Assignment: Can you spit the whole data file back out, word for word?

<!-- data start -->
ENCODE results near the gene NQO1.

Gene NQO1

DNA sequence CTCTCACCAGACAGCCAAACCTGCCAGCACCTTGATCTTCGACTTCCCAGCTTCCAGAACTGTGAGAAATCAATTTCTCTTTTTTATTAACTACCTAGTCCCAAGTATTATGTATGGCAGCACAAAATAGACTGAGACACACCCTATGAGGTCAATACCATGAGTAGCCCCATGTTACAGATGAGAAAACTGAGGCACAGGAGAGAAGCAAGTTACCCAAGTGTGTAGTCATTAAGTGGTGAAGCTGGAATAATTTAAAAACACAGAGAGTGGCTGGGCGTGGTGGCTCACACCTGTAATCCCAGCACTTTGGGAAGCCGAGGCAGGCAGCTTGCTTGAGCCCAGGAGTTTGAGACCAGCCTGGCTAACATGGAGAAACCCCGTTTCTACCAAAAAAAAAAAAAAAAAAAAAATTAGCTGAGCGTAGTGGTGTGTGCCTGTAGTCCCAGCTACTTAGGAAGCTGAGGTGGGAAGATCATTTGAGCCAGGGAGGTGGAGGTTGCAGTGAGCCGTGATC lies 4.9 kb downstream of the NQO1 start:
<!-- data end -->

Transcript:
ENCODE results near the gene NQO1.

Gene NQO1

DNA sequence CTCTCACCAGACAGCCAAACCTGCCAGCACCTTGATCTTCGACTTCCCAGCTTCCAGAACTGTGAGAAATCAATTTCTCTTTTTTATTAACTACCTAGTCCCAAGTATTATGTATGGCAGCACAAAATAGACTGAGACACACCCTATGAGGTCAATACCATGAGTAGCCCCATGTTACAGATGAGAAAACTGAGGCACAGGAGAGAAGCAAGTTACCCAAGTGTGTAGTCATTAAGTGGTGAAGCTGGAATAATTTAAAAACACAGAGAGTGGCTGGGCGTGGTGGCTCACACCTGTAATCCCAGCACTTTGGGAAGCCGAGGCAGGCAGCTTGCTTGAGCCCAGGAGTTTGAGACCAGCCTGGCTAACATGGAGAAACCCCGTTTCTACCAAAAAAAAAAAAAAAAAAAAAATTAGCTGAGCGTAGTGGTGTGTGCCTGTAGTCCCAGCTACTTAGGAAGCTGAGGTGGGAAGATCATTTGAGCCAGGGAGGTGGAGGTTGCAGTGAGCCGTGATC lies 4.9 kb downstream of the NQO1 start: